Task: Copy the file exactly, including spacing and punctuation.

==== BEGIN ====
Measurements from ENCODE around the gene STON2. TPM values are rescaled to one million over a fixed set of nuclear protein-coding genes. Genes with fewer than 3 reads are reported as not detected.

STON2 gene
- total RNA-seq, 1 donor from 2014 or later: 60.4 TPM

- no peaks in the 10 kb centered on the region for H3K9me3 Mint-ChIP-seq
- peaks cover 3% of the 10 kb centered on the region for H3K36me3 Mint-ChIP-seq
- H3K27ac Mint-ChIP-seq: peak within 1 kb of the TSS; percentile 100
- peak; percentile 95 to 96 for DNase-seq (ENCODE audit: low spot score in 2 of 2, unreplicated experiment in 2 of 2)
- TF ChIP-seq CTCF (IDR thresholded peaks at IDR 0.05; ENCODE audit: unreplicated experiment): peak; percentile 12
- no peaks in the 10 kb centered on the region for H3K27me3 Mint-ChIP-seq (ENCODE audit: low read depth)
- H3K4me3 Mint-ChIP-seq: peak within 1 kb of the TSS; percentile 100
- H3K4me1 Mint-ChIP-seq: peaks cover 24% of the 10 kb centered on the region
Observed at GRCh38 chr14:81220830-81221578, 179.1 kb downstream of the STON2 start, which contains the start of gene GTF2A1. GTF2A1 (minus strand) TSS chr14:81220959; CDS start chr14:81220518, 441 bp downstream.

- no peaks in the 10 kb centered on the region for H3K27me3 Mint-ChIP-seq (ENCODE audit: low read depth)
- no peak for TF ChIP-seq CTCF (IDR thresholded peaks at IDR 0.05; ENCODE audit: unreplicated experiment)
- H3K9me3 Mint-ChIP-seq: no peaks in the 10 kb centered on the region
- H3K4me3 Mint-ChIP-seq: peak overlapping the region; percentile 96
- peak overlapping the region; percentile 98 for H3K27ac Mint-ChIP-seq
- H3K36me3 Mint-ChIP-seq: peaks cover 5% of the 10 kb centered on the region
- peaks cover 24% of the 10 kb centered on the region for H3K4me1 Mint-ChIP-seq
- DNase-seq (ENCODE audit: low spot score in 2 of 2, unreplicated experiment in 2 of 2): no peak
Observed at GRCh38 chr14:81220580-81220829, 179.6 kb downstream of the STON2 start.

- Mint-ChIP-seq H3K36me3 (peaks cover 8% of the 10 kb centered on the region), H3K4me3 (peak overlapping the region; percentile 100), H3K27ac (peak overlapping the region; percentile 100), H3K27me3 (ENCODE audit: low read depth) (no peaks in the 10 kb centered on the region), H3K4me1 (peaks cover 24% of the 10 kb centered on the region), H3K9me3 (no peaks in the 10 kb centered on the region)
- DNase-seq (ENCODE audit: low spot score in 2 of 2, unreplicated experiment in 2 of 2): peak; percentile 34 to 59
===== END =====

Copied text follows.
Measurements from ENCODE around the gene STON2. TPM values are rescaled to one million over a fixed set of nuclear protein-coding genes. Genes with fewer than 3 reads are reported as not detected.

STON2 gene
- total RNA-seq, 1 donor from 2014 or later: 60.4 TPM

- no peaks in the 10 kb centered on the region for H3K9me3 Mint-ChIP-seq
- peaks cover 3% of the 10 kb centered on the region for H3K36me3 Mint-ChIP-seq
- H3K27ac Mint-ChIP-seq: peak within 1 kb of the TSS; percentile 100
- peak; percentile 95 to 96 for DNase-seq (ENCODE audit: low spot score in 2 of 2, unreplicated experiment in 2 of 2)
- TF ChIP-seq CTCF (IDR thresholded peaks at IDR 0.05; ENCODE audit: unreplicated experiment): peak; percentile 12
- no peaks in the 10 kb centered on the region for H3K27me3 Mint-ChIP-seq (ENCODE audit: low read depth)
- H3K4me3 Mint-ChIP-seq: peak within 1 kb of the TSS; percentile 100
- H3K4me1 Mint-ChIP-seq: peaks cover 24% of the 10 kb centered on the region
Observed at GRCh38 chr14:81220830-81221578, 179.1 kb downstream of the STON2 start, which contains the start of gene GTF2A1. GTF2A1 (minus strand) TSS chr14:81220959; CDS start chr14:81220518, 441 bp downstream.

- no peaks in the 10 kb centered on the region for H3K27me3 Mint-ChIP-seq (ENCODE audit: low read depth)
- no peak for TF ChIP-seq CTCF (IDR thresholded peaks at IDR 0.05; ENCODE audit: unreplicated experiment)
- H3K9me3 Mint-ChIP-seq: no peaks in the 10 kb centered on the region
- H3K4me3 Mint-ChIP-seq: peak overlapping the region; percentile 96
- peak overlapping the region; percentile 98 for H3K27ac Mint-ChIP-seq
- H3K36me3 Mint-ChIP-seq: peaks cover 5% of the 10 kb centered on the region
- peaks cover 24% of the 10 kb centered on the region for H3K4me1 Mint-ChIP-seq
- DNase-seq (ENCODE audit: low spot score in 2 of 2, unreplicated experiment in 2 of 2): no peak
Observed at GRCh38 chr14:81220580-81220829, 179.6 kb downstream of the STON2 start.

- Mint-ChIP-seq H3K36me3 (peaks cover 8% of the 10 kb centered on the region), H3K4me3 (peak overlapping the region; percentile 100), H3K27ac (peak overlapping the region; percentile 100), H3K27me3 (ENCODE audit: low read depth) (no peaks in the 10 kb centered on the region), H3K4me1 (peaks cover 24% of the 10 kb centered on the region), H3K9me3 (no peaks in the 10 kb centered on the region)
- DNase-seq (ENCODE audit: low spot score in 2 of 2, unreplicated experiment in 2 of 2): peak; percentile 34 to 59